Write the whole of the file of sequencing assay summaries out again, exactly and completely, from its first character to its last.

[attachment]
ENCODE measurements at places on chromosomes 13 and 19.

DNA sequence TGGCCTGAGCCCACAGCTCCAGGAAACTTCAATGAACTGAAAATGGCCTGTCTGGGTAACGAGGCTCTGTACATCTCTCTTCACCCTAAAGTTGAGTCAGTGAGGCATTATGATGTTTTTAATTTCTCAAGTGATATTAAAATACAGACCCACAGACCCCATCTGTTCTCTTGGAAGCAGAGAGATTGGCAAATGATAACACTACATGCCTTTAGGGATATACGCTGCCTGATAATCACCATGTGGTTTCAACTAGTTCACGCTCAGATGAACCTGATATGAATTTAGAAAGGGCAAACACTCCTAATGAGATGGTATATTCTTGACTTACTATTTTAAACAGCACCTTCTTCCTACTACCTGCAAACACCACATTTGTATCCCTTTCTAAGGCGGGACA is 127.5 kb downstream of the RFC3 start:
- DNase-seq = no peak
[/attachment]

ENCODE measurements at places on chromosomes 13 and 19.

DNA sequence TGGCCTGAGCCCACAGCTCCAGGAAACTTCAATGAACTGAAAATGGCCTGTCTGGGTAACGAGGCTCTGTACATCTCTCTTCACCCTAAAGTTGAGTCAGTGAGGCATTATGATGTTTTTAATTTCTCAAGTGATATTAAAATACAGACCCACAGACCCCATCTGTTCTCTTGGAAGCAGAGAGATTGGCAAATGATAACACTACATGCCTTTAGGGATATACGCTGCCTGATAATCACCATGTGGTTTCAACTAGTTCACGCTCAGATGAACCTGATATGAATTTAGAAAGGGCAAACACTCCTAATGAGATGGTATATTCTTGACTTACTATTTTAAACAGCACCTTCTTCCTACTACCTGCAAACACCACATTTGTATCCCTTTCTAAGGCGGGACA is 127.5 kb downstream of the RFC3 start:
- DNase-seq = no peak